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 (kŭm′fĭt, kŏm′-)
A confection that consists of a piece of fruit, a seed, or a nut coated with sugar.

[Middle English confit, from Old French, from Latin cōnfectum, thing prepared, neuter past participle of cōnficere, to prepare : com-, com- + facere, to make; see dhē- in Indo-European roots.]
American Heritage® Dictionary of the English Language, Fifth Edition. Copyright © 2016 by Houghton Mifflin Harcourt Publishing Company. Published by Houghton Mifflin Harcourt Publishing Company. All rights reserved.


(ˈkʌmfɪt; ˈkɒm-)
(Cookery) a sugar-coated sweet containing a nut or seed
[C15: from Old French, from Latin confectum something prepared, from conficere to produce; see confect]
Collins English Dictionary – Complete and Unabridged, 12th Edition 2014 © HarperCollins Publishers 1991, 1994, 1998, 2000, 2003, 2006, 2007, 2009, 2011, 2014


(ˈkʌm fɪt, ˈkɒm-)

a candy containing a nut or piece of fruit.
[1300–50; Middle English confit < Middle French < Latin confectum something prepared]
Random House Kernerman Webster's College Dictionary, © 2010 K Dictionaries Ltd. Copyright 2005, 1997, 1991 by Random House, Inc. All rights reserved.
ThesaurusAntonymsRelated WordsSynonymsLegend:
Noun1.comfit - candy containing a fruit or nut
confection, sweet - a food rich in sugar
Verb1.comfit - make into a confection; "This medicine is home-confected"
assemble, put together, tack together, set up, piece, tack - create by putting components or members together; "She pieced a quilt"; "He tacked together some verses"; "They set up a committee"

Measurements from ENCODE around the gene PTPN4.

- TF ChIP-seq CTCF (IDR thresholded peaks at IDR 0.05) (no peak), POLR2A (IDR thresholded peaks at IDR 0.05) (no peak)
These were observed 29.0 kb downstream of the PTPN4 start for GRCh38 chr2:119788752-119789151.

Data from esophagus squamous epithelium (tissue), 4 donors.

Based on WordNet 3.0, Farlex clipart collection. © 2003-2012 Princeton University, Farlex Inc.


n (old)Konfekt nt, → Zuckerwerk (old) nt
Collins German Dictionary – Complete and Unabridged 7th Edition 2005. © William Collins Sons & Co. Ltd. 1980 © HarperCollins Publishers 1991, 1997, 1999, 2004, 2005, 2007
References in classic literature ?
"True, my sweet bird, true," answered the knight, picking a comfit from his gold drageoir.
Alice had no idea what to do, and in despair she put her hand in her pocket, and pulled out a box of comfits, (luckily the salt water had not got into it), and handed them round as prizes.
The next thing was to eat the comfits: this caused some noise and confusion, as the large birds complained that they could not taste theirs, and the small ones choked and had to be patted on the back.
Perhaps, too, you like comfits? Well, write and tell me if it is so.
"That," replied Oudarde dryly, "does not prevent the Flemings having very fine horses, and having had a superb supper yesterday with monsieur, the provost of the merchants, at the Hôtel-de-Ville, where they were served with comfits and hippocras, and spices, and other singularities."
"So true is it that they supped at the Hôtel-de-Ville," replied Oudarde but little affected by this catalogue, "that such a triumph of viands and comfits has never been seen."
"I liked bonbons too in those days, Miss Eyre, and I was croquant--(overlook the barbarism)--croquant chocolate comfits, and smoking alternately, watching meantime the equipages that rolled along the fashionable streets towards the neighbouring opera-house, when in an elegant close carriage drawn by a beautiful pair of English horses, and distinctly seen in the brilliant city-night, I recognised the'voiture' I had given Celine.
The Art School's Vegan Excellence menu includes starters of warm salad of roasted fig, summer leaves, fennel, wild rocket, red onion, sugar and salt-roasted walnuts, focaccia croutes with Mirabelle plum dressing - braised turtle beans, wild mushrooms, charred leeks and comfit tomatoes.
(32) OED sugar-plum n., small round or oval sweetmeat, made of boiled sugar and variously flavoured and coloured; a comfit.
- Sanfor, Comfit machines (3962 mm internal circumference).
As a result, they've developed a new range, ComFit, which puts comfort and fit at its core.